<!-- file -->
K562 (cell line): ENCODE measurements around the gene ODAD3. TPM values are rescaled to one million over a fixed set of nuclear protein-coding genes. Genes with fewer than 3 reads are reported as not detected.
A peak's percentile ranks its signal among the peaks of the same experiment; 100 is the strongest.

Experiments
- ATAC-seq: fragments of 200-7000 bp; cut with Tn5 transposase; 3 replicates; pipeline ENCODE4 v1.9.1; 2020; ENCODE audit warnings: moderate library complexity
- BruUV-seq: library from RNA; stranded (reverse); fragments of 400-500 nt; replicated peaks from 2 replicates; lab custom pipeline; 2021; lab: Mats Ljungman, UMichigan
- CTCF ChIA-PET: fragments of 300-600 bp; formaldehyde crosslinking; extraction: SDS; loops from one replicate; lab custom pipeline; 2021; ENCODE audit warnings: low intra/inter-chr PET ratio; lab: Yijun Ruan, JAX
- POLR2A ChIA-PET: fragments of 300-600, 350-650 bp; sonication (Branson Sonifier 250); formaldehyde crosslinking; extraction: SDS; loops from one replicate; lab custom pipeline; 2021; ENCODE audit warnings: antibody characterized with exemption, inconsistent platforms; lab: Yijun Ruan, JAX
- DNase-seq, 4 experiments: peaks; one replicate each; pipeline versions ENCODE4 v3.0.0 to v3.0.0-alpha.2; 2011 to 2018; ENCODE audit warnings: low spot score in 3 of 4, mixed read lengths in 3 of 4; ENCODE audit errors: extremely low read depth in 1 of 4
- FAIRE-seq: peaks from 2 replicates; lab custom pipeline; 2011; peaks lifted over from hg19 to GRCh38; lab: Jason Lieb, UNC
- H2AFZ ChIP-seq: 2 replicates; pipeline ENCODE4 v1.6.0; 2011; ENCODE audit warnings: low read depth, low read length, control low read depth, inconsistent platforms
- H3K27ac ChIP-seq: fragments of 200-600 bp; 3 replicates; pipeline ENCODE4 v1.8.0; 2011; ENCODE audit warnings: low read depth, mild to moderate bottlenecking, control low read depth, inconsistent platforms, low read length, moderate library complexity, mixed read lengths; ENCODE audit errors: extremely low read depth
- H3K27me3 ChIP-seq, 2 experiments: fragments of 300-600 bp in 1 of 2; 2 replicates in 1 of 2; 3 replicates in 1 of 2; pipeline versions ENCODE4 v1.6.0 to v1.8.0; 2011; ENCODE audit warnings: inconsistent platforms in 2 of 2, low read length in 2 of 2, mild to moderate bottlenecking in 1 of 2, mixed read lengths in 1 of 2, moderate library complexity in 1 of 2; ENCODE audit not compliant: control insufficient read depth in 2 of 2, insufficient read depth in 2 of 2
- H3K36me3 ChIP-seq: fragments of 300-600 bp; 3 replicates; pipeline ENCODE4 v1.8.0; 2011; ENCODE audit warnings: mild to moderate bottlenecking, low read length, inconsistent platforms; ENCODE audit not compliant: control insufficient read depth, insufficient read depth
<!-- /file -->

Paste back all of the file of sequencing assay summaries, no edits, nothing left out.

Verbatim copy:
K562 (cell line): ENCODE measurements around the gene ODAD3. TPM values are rescaled to one million over a fixed set of nuclear protein-coding genes. Genes with fewer than 3 reads are reported as not detected.
A peak's percentile ranks its signal among the peaks of the same experiment; 100 is the strongest.

Experiments
- ATAC-seq: fragments of 200-7000 bp; cut with Tn5 transposase; 3 replicates; pipeline ENCODE4 v1.9.1; 2020; ENCODE audit warnings: moderate library complexity
- BruUV-seq: library from RNA; stranded (reverse); fragments of 400-500 nt; replicated peaks from 2 replicates; lab custom pipeline; 2021; lab: Mats Ljungman, UMichigan
- CTCF ChIA-PET: fragments of 300-600 bp; formaldehyde crosslinking; extraction: SDS; loops from one replicate; lab custom pipeline; 2021; ENCODE audit warnings: low intra/inter-chr PET ratio; lab: Yijun Ruan, JAX
- POLR2A ChIA-PET: fragments of 300-600, 350-650 bp; sonication (Branson Sonifier 250); formaldehyde crosslinking; extraction: SDS; loops from one replicate; lab custom pipeline; 2021; ENCODE audit warnings: antibody characterized with exemption, inconsistent platforms; lab: Yijun Ruan, JAX
- DNase-seq, 4 experiments: peaks; one replicate each; pipeline versions ENCODE4 v3.0.0 to v3.0.0-alpha.2; 2011 to 2018; ENCODE audit warnings: low spot score in 3 of 4, mixed read lengths in 3 of 4; ENCODE audit errors: extremely low read depth in 1 of 4
- FAIRE-seq: peaks from 2 replicates; lab custom pipeline; 2011; peaks lifted over from hg19 to GRCh38; lab: Jason Lieb, UNC
- H2AFZ ChIP-seq: 2 replicates; pipeline ENCODE4 v1.6.0; 2011; ENCODE audit warnings: low read depth, low read length, control low read depth, inconsistent platforms
- H3K27ac ChIP-seq: fragments of 200-600 bp; 3 replicates; pipeline ENCODE4 v1.8.0; 2011; ENCODE audit warnings: low read depth, mild to moderate bottlenecking, control low read depth, inconsistent platforms, low read length, moderate library complexity, mixed read lengths; ENCODE audit errors: extremely low read depth
- H3K27me3 ChIP-seq, 2 experiments: fragments of 300-600 bp in 1 of 2; 2 replicates in 1 of 2; 3 replicates in 1 of 2; pipeline versions ENCODE4 v1.6.0 to v1.8.0; 2011; ENCODE audit warnings: inconsistent platforms in 2 of 2, low read length in 2 of 2, mild to moderate bottlenecking in 1 of 2, mixed read lengths in 1 of 2, moderate library complexity in 1 of 2; ENCODE audit not compliant: control insufficient read depth in 2 of 2, insufficient read depth in 2 of 2
- H3K36me3 ChIP-seq: fragments of 300-600 bp; 3 replicates; pipeline ENCODE4 v1.8.0; 2011; ENCODE audit warnings: mild to moderate bottlenecking, low read length, inconsistent platforms; ENCODE audit not compliant: control insufficient read depth, insufficient read depth